Posts Tagged ‘england’
Notes from a small island by Bill Bryson
Bryson is good at telling boring stories with a lot of humor, which makes them easy to consume despite the dull subject matter. The travel side of this book was a bit disappointing. In most of the places Bryson visits he informs the reader about the rain, complains about the awfulness of new glass buildings being mixed in with the old architecture, observes some random facts about the history, stumbles along some of the pubs and then goes back to his hotel for an early night.
What prevented this book from being a complete disappointment was that it has a lot of funny observations about the Brits and British culture.
Animal Farm by George Orwell
As good as I remembered it was. Yes, it is a bit simplistic but that’s what makes it powerful. It is a fairy tale after all.
The Handmaid’s Tale by Margaret Atwood
Another great dystopian novel, about the subjugation of women in a totalitarian Christian country. Very well executed, among the best novels I’ve read this year.
Childhoods’s End by Arthur C. Clarke
This book explores two interesting but related ideas: that humanity hasn’t finished evolving, both physically (genes) and in terms of behaviour (memes). What would happen if there was no more hunger, no more war? This novel was interesting but mostly for the underlying ideas; the story or characters weren’t particularly vivid.
Of men and mice by John Steinbeck
Enjoyable and memorable book, which seemed more like a short story.
I read this on a train journey through the English countryside from London to Norwich. The result is that now I can’t help but imagine Lennie and George strolling across some sort of cross between the green, wet, English fields and the south Californian plains.
Snuff by Terry Pratchett
This was an enjoyable read, like most of the Discworld novels, but not one of Pratchett’s best. Pratchett’s take on prejudice in two ways: Pride and Prejudice, and prejudice about other species (goblins in this case).
Do Androids Dream of Electric Sheep? by Philip K. Dick
Another Sci-Fi classic, and rightfully so. Does empathy really set humans apart from Androids?
My road calls me,
Lures me west, east, south and north.
Most roads lead men homewards,
mine leads me forth.
— plaque in the Norwich castle wall, uncredited
This was a truly wonderful concert. What’s better than sipping herbal tea in an old church, seeing Anathema in concert for the first time? I still get goose bumps on my back just watching the recording.
It’s great to be back in London. Some things here may have changed, but I still feel at home. The 12 pounds I put on my Oyster card a year ago was still valid. The weather is crappy as always. I don’t think I will ever get used to being overtaken by elderly women when I am on the sidewalk.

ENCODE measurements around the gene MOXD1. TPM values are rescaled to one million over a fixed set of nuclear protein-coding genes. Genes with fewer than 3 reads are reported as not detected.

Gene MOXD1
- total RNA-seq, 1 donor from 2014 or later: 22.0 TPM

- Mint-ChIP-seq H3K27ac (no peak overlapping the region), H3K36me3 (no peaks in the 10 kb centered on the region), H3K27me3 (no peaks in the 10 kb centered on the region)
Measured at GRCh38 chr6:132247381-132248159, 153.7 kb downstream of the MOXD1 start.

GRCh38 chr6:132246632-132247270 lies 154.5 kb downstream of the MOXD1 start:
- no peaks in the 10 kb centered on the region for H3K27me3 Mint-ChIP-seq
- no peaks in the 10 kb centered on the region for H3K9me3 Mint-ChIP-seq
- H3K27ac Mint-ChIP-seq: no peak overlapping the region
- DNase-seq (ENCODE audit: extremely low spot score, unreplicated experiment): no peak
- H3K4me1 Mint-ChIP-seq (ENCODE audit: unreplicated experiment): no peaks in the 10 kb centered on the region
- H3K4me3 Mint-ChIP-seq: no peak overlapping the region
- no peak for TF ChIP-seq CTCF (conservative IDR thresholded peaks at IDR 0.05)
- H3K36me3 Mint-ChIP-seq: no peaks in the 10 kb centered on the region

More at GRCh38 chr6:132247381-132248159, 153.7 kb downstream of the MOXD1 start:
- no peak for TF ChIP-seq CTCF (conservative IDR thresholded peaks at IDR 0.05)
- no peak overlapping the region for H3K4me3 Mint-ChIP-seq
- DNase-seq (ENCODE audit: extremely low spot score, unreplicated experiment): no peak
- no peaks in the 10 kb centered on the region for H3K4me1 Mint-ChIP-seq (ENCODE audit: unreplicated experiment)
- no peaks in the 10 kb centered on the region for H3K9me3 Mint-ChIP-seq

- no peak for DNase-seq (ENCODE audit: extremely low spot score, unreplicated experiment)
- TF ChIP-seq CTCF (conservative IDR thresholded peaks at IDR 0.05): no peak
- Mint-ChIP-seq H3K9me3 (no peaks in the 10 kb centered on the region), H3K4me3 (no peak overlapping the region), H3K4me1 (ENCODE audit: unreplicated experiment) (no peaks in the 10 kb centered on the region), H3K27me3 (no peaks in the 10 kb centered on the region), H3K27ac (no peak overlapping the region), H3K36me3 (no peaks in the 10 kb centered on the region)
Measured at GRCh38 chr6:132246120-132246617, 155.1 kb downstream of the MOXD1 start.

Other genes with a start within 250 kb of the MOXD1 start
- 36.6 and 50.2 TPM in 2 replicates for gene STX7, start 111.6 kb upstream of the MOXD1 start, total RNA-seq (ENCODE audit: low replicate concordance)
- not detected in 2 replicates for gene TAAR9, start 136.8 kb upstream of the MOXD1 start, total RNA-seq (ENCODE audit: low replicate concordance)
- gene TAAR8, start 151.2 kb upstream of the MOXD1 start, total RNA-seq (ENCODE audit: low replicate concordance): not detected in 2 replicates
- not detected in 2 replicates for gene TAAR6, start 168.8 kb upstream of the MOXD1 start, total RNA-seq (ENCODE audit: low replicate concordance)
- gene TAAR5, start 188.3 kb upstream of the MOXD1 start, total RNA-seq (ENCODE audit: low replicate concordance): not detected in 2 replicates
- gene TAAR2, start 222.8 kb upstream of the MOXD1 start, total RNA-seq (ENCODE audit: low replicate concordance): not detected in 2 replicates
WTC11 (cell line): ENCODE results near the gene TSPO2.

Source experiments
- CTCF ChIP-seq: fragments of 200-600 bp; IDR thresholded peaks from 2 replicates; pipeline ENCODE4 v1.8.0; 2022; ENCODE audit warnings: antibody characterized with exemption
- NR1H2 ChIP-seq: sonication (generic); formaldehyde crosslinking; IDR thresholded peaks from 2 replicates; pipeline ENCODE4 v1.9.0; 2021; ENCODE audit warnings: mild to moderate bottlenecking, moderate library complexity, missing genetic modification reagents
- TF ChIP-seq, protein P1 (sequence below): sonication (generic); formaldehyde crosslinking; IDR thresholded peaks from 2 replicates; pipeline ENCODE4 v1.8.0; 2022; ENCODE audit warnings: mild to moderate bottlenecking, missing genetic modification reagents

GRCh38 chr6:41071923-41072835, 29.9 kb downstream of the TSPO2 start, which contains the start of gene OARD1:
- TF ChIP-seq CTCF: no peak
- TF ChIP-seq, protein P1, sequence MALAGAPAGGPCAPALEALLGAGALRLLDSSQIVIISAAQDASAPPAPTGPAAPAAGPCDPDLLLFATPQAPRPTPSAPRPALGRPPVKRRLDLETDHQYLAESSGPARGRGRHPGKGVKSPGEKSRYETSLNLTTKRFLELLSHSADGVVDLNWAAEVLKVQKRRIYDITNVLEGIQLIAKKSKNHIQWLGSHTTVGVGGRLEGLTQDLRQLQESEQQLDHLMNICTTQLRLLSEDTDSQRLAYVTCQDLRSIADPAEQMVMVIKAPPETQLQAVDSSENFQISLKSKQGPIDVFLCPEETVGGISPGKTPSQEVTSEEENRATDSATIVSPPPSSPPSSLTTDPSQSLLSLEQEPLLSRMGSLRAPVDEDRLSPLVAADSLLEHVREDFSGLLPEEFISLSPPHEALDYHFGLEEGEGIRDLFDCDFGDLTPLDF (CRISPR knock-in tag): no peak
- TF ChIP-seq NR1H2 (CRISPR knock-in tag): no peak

The main thing that has changed seems to be the introduction of the congestion charge, and with that, the introduction of bicycles. They are everywhere, though it’s not anywhere near Dutch standards yet. A bunch of us rented some “Boris” bikes and cycled around for a bit.
It ought to be a good week.. It even looks like we are even going to be enjoying a genuine old-fashioned British performance of Shakespeare.
I can be really stupid and clumsy sometimes. On this trip I’ve taken a few night trains. When I wake up in one of those I am usually more, erhm, disoriented than normal. This has resulted in several misplaced items previously in my possession:
There’s the bottle of jenever I left in my Budapest hotel room. Hopefully my roommate will not mistake it for water and put it to good use.
Gatwick security (stupid air traffic safety rules) confiscated a can of deodorant I kept in my hand luggage.
There are a number of socks missing. I’m not sure how many exactly, or where I lost them, but there are at least two incomplete pairs. Maybe I just suck at packing.
Our conductor on the train from Budapest to München insisted on keeping our tickets with him during the night. I have had conductors insist on this before, but usually I can talk them out of it. This one wouldn’t bulge, and so when he returned my tickets to me in the morning (right before I snoozed out a few more minutes of sleep) I got them mixed up in my cushion and then left them on the train. New tickets for the rest of my journey: not cheap.